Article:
A surgically accessible lesion can be defined as one that is superficial (close to the brain surface or abutting a fissure or sulcus) and can be operated on with minimal parenchymal resection. This type of metastasis can frequently be resected even in eloquent areas of the brain. Surgery has the benefit of removing the lesion, reducing the need for long-term steroids, potentially improving quality of life, and providing a small survival gain in certain situations. Because of the high risk of new cerebral metastatic lesions developing in the brain, it should be followed by cranial radiation.

Technical advances in radiotherapy have re-opened the debate about the value of surgery for single brain metastasis. Stereotactic radiotherapy (SRT), using a linear accelerator with capability for three-dimensional conformal external radiation and a non-invasive removable frame which allows fractionated treatments, or stereotactic radiosurgery (SRS), using multiple cobalt-60 sources and a fixed, rigid, surgically attached stereotactic frame (gamma knife) for single-session treatment, may be as effective as surgical resection for single brain metastasis. Radiosurgery is high-dose, single-fraction external irradiation of a stereotactically well-defined target. For technical reasons the metastasis must be less than 3 cm in diameter and ideally should not border the ventricles, brainstem, or cranial nerves. Radiosurgery is an option for treatment in patients with single metastasis who are unfit for surgery or have a metastasis in a surgically inaccessible site. Highly selected series have demonstrated local control in 80 per cent of treated cases and an incidence of radiation necrosis of approximately 5–10 per cent (Flickinger et al. 1994; Alexander et al. 1995).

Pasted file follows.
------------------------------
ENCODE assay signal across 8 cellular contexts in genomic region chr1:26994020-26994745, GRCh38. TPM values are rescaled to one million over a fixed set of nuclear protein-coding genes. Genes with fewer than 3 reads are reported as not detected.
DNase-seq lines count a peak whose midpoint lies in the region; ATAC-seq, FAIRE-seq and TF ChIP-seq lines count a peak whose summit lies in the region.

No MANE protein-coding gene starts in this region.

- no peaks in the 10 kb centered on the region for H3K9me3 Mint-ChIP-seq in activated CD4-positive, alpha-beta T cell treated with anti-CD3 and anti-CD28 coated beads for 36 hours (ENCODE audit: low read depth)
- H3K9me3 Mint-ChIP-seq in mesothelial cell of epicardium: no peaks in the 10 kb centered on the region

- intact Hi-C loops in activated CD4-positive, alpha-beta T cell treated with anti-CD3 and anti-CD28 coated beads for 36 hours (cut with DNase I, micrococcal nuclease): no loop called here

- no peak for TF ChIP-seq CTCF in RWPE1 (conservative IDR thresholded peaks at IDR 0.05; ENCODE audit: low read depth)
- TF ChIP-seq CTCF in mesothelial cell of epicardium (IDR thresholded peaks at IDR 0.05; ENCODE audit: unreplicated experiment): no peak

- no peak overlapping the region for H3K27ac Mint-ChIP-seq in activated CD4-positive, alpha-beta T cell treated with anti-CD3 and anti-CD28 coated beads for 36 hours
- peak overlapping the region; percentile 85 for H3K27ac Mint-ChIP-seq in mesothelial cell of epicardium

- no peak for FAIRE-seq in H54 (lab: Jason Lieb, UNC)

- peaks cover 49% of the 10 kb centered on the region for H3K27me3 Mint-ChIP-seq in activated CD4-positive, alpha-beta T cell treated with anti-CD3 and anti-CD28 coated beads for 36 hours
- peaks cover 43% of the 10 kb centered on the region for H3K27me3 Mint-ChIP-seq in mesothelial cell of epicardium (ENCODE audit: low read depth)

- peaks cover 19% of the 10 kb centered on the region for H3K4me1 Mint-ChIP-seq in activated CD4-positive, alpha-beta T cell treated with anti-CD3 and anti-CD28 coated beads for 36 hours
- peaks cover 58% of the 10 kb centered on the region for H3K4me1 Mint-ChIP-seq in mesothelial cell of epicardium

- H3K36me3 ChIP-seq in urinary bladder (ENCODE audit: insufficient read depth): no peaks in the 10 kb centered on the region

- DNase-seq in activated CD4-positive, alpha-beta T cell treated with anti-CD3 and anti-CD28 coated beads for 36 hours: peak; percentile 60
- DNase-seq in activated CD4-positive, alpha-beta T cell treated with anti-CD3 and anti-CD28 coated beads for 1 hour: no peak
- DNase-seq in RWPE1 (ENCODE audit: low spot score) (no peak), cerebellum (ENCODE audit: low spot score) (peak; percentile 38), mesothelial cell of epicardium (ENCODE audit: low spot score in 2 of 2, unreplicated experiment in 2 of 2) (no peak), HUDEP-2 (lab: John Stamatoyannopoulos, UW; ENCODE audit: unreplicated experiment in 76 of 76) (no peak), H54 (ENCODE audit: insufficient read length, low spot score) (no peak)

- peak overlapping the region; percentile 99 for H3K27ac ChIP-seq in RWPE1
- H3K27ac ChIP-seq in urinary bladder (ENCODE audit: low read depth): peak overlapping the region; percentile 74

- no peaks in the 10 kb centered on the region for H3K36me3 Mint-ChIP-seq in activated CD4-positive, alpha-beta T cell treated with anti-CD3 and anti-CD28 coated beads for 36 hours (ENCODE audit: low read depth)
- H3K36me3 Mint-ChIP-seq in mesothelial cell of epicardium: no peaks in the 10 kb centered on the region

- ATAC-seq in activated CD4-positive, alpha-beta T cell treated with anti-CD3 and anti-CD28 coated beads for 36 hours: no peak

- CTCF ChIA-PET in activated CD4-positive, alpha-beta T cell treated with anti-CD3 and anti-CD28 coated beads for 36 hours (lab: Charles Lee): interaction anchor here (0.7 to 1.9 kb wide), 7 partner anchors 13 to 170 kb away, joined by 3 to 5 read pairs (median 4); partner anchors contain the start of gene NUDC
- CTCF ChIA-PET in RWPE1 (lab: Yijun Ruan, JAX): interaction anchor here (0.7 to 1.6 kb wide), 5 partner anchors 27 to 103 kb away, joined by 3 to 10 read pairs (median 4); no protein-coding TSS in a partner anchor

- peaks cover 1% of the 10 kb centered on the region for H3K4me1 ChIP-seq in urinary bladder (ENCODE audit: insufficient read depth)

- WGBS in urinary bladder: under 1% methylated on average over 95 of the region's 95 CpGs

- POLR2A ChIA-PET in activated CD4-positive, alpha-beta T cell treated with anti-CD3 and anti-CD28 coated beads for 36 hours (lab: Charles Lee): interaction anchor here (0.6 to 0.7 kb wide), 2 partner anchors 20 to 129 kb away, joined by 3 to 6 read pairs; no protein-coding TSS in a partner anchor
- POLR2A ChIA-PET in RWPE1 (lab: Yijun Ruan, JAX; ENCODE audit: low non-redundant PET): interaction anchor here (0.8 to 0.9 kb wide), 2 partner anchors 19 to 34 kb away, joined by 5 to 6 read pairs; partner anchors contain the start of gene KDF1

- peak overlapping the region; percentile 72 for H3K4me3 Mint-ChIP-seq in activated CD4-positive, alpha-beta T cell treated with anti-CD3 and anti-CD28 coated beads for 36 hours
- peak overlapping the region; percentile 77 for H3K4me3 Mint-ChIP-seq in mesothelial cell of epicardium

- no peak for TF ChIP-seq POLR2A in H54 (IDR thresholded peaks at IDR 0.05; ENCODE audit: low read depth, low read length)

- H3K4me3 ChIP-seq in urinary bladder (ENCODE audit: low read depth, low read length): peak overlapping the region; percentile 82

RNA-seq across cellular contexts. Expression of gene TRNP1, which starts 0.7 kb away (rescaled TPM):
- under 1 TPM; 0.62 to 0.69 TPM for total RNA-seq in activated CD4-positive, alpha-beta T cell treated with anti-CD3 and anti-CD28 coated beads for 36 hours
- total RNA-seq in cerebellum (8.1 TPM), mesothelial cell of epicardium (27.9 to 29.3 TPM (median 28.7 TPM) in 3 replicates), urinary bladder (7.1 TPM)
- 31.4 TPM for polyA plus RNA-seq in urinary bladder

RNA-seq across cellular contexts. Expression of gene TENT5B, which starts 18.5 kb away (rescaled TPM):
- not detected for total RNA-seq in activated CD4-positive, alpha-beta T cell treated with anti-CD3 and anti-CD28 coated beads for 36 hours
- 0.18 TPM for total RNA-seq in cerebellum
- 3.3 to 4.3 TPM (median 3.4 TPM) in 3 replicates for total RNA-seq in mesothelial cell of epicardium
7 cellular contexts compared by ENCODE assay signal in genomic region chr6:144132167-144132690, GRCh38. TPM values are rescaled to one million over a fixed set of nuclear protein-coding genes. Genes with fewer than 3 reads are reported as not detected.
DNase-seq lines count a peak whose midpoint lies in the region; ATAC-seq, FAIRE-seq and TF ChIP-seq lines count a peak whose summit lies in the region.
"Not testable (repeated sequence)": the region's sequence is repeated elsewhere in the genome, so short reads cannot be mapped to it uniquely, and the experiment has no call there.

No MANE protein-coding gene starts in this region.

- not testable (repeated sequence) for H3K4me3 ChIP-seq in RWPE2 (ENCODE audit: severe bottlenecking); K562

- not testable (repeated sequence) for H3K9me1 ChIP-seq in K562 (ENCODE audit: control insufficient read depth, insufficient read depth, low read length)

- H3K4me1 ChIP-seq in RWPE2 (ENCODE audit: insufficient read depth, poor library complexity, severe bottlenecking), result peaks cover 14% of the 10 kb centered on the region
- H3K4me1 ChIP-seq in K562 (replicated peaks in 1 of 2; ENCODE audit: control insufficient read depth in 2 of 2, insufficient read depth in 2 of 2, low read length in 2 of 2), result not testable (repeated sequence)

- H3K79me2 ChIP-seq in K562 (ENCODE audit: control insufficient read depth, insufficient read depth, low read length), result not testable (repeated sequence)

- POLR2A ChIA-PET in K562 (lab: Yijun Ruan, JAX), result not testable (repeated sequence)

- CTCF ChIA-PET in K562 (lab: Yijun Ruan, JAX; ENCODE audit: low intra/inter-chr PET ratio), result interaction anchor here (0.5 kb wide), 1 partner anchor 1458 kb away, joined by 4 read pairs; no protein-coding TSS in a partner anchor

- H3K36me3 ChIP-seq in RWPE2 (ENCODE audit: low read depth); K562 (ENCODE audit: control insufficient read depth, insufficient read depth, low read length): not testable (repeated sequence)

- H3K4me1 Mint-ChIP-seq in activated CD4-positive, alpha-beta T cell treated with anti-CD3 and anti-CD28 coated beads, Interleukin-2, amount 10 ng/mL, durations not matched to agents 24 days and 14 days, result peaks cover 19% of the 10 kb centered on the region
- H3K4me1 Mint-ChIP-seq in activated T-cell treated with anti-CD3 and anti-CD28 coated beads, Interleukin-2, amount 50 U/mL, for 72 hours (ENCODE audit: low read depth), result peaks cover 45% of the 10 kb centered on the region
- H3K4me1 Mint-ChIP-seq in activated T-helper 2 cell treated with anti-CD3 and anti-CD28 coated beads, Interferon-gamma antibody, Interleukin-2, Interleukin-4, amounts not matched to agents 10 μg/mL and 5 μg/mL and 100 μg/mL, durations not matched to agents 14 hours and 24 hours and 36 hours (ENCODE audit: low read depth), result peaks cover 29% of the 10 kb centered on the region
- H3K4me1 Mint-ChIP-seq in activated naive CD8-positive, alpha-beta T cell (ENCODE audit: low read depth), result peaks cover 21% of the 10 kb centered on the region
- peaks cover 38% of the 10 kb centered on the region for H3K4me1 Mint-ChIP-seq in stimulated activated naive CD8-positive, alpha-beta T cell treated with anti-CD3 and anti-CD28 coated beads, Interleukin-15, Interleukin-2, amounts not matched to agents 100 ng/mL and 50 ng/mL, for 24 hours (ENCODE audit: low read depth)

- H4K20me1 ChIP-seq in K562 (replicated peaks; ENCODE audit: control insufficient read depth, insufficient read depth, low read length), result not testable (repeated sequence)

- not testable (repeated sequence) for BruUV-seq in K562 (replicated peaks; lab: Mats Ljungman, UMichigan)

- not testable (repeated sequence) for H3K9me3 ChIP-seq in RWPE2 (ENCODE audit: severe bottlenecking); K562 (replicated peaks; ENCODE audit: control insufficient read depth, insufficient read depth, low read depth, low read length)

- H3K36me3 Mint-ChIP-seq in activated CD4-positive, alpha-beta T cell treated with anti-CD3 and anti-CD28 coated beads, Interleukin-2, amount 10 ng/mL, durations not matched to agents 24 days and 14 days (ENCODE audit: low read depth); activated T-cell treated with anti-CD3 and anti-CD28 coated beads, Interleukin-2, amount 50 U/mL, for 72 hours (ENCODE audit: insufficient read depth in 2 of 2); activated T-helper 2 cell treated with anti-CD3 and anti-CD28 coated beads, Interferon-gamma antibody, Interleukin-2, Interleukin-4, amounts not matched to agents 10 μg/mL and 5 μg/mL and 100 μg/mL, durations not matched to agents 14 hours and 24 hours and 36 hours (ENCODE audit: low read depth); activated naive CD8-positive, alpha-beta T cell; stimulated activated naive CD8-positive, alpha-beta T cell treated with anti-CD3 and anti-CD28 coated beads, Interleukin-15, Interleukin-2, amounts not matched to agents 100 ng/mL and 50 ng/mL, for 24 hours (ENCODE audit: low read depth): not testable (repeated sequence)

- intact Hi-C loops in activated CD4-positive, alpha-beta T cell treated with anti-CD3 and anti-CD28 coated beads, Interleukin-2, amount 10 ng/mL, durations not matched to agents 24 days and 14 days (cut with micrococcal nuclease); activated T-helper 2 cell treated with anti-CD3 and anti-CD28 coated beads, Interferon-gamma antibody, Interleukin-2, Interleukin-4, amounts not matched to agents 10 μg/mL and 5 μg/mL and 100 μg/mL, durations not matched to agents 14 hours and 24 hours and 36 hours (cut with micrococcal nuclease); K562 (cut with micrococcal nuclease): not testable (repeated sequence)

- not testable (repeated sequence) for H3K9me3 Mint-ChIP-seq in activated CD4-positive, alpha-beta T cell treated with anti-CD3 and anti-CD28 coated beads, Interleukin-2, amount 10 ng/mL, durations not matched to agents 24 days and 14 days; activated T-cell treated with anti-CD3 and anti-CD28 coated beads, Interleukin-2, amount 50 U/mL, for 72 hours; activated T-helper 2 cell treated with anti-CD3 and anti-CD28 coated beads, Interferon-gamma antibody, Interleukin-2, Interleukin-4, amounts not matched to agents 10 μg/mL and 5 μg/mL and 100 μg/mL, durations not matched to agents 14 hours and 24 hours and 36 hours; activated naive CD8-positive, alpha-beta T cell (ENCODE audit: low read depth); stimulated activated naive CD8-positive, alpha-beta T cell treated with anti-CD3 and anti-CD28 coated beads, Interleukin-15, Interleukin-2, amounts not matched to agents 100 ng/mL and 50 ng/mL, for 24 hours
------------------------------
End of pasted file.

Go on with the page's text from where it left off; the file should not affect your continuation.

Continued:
Multiple metastases

Management of young patients with multiple brain metastases is different from those with single metastasis.

First, there is less of a chance of misdiagnosis on CT/MRI scan.

Secondly, there is less of a chance of having two or three metastases at surgically resectable sites.

Thirdly, there is usually less opportunity for stereotactic radiotherapy because the metastases are multiple.

Conventional whole-brain radiation without histological confirmation is almost always the management of choice.

Systemic chemotherapy in a very selected patient group with potentially chemoresponsive tumours (e.g. breast, small cell lung, germ cell tumours) may be offered and may improve systemic disease, but usually the blood–brain barrier will limit the efficacy in patients with brain metastases (Kristjansen and Hansen 1988; Boogerd et al. 1992).

Management of elderly patients with multiple brain metastases and active systemic disease is palliative, with aims being symptomatic control and supportive care. There is no good evidence that radiation extends survival in the elderly.